But isn't there a major lesson to be learned in all this? Well, it's not that hiccups such as these can happen, not when yer consider just how many bits and pieces make up a whopping big house. No, the lesson here isn't whether Huf Haus can stop the inevitable like some real estate version of King Canute. Going by the horror stories I've heard from colleagues and friends, they're head and shoulders above every other bugger out there when it comes to minimising hiccups. Nope, it's how a company behaves after a hiccup that's the Big Lesson here, and Huf Haus passed with flying colours. Make that flying colours and a fly-past. There was no finger pointing. No "but don't you think the red tiles would be nice anyway?". No "But this will delay the whole project by weeks!" No "But but but...". No, there was none of that. They just quietly and professionally put the train back onto the track at minimal inconvenience and delay to the passengers.

Think about that.

I'll say it again: a big thank you to the wonderful Huf Haus for sorting it out so quickly.

Brave blokes


For the last couple of days Claudia and I had been loathe to ask the construction people for a look inside the house; best not to put 'em in the embarrassing position to either say "No, are you crazy!" or give us a grudging consent while looking over their shoulders in case a passing insurance rep rumbles us. However, today we thought the house looked intact enough for a look around without something or other falling down and killing us: "Can we have a butchers?", we asked. "Course yer can!", they answered.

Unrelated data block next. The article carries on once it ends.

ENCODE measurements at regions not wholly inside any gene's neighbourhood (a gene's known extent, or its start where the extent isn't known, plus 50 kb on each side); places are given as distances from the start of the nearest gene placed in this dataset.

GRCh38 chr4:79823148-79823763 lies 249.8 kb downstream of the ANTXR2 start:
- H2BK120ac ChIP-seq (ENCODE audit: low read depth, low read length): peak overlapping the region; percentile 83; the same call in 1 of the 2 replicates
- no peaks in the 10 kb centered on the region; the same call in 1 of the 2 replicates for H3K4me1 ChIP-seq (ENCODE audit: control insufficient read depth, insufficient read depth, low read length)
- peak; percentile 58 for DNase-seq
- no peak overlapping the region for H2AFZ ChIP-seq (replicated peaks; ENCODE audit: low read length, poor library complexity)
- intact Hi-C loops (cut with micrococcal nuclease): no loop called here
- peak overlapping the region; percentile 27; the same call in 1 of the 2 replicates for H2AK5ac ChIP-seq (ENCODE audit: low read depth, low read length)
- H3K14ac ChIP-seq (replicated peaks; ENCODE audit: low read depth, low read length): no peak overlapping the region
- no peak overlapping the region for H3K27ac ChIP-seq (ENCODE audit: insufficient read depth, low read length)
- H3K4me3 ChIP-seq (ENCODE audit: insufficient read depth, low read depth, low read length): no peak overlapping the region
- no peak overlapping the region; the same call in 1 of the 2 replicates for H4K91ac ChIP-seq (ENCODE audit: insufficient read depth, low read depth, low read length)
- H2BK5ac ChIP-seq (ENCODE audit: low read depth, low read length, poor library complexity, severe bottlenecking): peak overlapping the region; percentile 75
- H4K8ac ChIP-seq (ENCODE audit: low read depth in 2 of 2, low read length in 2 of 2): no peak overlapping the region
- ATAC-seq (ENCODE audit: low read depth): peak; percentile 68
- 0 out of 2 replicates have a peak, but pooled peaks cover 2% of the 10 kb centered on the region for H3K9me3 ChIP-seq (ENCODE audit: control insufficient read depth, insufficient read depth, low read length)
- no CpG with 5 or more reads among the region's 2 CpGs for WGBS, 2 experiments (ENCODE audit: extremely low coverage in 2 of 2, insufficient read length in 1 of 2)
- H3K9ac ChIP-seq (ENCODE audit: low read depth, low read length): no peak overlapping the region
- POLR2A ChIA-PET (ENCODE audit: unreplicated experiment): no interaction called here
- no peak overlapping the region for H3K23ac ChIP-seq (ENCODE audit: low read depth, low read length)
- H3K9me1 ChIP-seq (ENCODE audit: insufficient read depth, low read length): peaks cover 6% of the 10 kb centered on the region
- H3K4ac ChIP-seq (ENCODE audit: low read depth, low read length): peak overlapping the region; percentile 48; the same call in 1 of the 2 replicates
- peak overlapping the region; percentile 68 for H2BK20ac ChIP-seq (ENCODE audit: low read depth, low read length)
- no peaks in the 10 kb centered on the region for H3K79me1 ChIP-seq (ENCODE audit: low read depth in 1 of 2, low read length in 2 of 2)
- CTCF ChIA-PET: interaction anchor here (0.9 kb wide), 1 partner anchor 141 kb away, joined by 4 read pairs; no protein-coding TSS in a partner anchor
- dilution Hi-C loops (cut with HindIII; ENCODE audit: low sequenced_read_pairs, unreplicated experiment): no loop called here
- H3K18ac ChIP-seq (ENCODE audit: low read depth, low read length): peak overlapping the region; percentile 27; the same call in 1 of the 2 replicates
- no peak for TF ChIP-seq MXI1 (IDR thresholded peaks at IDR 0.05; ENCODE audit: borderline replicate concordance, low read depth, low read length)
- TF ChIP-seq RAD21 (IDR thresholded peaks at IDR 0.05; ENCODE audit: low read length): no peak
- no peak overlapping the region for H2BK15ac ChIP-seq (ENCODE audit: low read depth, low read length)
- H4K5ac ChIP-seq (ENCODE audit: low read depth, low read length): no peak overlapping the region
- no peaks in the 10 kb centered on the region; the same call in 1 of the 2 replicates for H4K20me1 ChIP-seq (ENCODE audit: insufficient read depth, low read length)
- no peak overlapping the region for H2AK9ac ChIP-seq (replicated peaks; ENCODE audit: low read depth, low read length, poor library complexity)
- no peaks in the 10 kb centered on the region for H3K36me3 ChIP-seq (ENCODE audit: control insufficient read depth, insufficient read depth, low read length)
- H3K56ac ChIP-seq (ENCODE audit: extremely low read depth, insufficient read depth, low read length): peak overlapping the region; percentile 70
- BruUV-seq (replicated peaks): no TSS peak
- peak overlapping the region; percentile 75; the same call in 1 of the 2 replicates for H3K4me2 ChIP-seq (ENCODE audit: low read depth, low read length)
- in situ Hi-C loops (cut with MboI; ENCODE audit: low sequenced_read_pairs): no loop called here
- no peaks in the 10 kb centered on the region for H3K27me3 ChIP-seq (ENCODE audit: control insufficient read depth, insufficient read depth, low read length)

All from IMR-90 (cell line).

It's hard to describe how we felt, but I'll give it a go.

The interior of the house was utterly familiar. Er, wot? Yes we had surprises here and there with regards to just how much light and space there will be (loads loads loads) or how the addition or subtraction of this or that wall or window has added to or subtracted from whatever. But various visits to show houses (especially the near analogue at Hartenfels), plus what must have been a dozen or more hours staring at our own ground plans, plus numerous oh so numerous conversations; all of this had helped form a very strong visual image of what would come to pass. Yes, we pretty much knew how it would be; clearly, because we literally recognised our house. I'll say that again, we literally recognised our new home.